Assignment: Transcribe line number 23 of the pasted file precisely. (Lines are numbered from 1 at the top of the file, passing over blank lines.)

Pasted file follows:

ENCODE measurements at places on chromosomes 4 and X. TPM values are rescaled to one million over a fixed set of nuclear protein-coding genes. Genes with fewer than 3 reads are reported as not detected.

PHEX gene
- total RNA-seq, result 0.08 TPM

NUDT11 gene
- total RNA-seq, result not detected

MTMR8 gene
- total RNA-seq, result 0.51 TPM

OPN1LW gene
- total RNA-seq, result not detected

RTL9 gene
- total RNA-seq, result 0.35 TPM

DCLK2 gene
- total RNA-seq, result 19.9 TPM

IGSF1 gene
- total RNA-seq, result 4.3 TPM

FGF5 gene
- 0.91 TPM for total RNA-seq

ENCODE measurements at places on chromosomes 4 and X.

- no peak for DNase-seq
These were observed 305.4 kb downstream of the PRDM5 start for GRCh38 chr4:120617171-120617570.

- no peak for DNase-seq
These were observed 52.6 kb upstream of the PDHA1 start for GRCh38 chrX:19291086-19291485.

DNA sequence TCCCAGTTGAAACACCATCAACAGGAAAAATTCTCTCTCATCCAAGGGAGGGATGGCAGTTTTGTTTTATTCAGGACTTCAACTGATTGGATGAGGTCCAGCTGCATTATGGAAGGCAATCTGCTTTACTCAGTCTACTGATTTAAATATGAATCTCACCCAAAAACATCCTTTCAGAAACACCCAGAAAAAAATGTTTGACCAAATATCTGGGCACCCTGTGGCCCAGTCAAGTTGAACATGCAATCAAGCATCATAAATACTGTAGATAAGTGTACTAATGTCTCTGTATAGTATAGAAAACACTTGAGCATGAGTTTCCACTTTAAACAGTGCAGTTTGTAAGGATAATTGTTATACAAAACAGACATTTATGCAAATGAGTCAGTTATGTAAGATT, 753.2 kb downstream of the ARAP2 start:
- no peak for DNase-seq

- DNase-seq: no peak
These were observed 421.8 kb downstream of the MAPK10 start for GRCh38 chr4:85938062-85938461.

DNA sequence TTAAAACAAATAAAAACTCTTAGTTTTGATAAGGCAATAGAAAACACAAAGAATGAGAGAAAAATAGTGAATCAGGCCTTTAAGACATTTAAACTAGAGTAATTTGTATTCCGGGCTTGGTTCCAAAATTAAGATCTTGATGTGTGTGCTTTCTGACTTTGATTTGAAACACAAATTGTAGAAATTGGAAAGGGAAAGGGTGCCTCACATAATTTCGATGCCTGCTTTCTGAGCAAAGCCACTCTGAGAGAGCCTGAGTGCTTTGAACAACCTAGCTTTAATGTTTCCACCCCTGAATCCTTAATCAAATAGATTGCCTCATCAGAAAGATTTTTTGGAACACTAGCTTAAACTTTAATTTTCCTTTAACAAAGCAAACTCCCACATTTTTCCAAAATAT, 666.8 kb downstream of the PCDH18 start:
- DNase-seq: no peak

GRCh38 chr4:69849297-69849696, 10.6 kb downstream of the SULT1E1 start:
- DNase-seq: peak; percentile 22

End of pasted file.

DNA sequence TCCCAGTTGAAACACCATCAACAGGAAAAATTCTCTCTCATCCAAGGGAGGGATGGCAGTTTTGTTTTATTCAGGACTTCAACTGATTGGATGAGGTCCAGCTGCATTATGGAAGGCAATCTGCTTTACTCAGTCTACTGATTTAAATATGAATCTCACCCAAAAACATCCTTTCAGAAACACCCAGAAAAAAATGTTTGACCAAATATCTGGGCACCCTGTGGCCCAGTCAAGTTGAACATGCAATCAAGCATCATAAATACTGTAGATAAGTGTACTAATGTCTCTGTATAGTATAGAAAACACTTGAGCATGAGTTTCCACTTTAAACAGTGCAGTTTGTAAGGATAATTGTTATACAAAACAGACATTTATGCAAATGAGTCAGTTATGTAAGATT, 753.2 kb downstream of the ARAP2 start: